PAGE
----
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Genetic Recombination

Also Known as Cross-over

The animation in the header shows the process of genetic recombination in only two chromosome pairs (tetrads). In reality everything that is happening to these tetrads is happening simultaneously to the other 21 tetrads (or 20 in the case of males). The result is always four cells, each having a single #1 chromosome, and one #2 and one #3 and so on up to one each of 23 chromosomes. Thus each cell has one complete set of chromosomes and is ready to become either a sperm or egg cell.

Each person has 23 pairs of chromosomes in each cell. One member of each pair comes from our mother and one from our father. As part of egg and sperm cell production, the chromosome pairs are split up and distributed independently and randomly in a way that each sperm or egg receives one member of each pair.

When sperm and egg join during fertilization, the resulting gamete receives one member of each pair of chromosomes from its father and one from its mother. As the cells divide to form a new organism, each cell of that organism receives an exact copy of each of those 23 chromosomes.

The sorting process of meiosis insures that the chromosomes received by each sperm and egg cell are distributed independently and randomly.

Each sperm or egg is produced independently of the others. Each sperm or egg cell produced by an individual will share a significant amount of DNA with all the others produced by that person but none will be exactly the same.

It's all very simple. . . Except there is a one little complication. . .

Cross-over or Recombination

Before they separate and leave for their respective sperm or egg, the members of each pair team up and entwine (in one last farewell embrace). In the process, they exchange bits and pieces of themselves. "Take this bit to remember me by, my dear."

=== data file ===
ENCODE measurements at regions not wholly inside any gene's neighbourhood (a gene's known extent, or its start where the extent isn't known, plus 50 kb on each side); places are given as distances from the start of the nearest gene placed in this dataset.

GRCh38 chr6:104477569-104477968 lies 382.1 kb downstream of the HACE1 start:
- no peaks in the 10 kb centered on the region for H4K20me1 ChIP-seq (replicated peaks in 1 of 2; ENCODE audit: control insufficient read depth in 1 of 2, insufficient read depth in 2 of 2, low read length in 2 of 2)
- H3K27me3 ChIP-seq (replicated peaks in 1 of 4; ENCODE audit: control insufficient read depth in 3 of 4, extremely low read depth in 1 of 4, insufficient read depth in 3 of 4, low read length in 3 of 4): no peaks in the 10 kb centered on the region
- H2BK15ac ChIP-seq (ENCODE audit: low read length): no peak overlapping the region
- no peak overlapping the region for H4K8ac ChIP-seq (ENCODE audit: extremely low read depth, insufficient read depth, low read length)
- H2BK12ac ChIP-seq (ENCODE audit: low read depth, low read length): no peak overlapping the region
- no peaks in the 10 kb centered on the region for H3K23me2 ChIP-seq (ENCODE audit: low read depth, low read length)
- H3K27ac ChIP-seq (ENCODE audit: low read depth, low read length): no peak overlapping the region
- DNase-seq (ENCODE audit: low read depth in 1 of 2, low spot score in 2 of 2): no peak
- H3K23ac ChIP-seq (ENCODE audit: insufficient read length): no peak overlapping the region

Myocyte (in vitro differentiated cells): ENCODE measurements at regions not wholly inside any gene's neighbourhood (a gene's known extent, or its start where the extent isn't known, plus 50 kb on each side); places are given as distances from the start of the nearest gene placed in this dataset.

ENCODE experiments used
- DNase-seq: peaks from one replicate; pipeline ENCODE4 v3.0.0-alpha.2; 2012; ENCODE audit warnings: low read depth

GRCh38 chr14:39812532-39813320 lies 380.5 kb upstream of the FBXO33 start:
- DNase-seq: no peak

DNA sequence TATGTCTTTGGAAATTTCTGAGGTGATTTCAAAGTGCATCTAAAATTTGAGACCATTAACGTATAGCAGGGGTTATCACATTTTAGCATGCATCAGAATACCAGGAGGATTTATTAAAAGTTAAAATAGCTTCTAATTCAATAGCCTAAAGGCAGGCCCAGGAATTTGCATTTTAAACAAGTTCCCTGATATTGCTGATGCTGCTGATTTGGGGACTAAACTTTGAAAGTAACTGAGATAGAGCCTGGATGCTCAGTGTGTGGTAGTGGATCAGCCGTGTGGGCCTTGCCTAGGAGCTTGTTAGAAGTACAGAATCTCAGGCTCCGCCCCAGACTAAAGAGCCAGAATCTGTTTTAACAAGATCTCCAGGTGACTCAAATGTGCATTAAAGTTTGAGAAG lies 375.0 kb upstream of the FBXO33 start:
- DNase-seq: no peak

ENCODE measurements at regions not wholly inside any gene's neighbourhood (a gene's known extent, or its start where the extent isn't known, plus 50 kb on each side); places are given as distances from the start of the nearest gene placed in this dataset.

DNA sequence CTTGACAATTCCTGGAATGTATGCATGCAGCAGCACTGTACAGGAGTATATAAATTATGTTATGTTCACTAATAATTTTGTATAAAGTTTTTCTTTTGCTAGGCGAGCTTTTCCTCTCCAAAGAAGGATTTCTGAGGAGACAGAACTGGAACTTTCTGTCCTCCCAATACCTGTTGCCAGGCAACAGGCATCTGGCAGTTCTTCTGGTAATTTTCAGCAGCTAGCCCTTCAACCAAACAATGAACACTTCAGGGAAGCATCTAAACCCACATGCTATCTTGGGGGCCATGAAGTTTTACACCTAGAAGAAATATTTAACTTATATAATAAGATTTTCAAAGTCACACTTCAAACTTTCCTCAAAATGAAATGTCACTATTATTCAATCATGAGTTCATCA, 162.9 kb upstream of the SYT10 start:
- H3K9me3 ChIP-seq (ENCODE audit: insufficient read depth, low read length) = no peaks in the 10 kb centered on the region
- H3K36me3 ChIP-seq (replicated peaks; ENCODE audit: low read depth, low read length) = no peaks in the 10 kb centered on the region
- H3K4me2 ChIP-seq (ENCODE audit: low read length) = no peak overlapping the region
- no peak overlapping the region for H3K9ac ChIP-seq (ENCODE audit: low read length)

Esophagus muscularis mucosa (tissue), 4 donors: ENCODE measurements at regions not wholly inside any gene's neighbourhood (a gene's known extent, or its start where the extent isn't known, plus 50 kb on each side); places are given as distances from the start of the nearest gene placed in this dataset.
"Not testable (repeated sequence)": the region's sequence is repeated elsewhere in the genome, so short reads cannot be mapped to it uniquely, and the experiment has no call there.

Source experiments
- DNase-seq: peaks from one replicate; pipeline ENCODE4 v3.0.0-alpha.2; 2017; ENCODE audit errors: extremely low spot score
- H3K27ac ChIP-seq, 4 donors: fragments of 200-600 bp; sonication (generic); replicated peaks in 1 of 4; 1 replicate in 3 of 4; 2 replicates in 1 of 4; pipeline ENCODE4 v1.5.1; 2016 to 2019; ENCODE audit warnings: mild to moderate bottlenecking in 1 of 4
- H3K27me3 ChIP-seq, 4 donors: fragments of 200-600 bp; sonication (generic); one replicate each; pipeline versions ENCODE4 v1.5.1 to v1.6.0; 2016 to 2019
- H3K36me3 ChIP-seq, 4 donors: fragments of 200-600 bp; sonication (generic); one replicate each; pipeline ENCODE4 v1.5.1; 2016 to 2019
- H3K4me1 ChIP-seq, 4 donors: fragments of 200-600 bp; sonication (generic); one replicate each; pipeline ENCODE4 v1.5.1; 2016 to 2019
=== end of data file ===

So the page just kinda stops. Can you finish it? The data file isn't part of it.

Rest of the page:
The result is that each of our chromosomes is a patchwork of DNA received from our father’s parents and our mother’s parents. This is called genetic recombination or more commonly cross-over. Cross over can occur at any location on a chromosome and it can occur at several locations at the same time. It is estimated that during each meiosis in humans, there is an average of two to three crossovers for each pair of homologous chromosomes.

When the chromosomes arrive in the new organism, they are a mosaic of DNA from all four grandparents. And since the grandparents received their DNA in the same way, the chromosomes are actually a mix of DNA from many ancestors who lived far back in time. Of course, as the DNA is passed through the generations, the contribution from more distant ancestors becomes increasingly fragmented and smaller. In many instances, we share no DNA from some of our more distant ancestors.

Where Can I Go From Here?

©️2002 - 2017 is a not for profit, educational website.

Where Can I Go From Here? is a not for profit, educational website.

©️2002 - 2017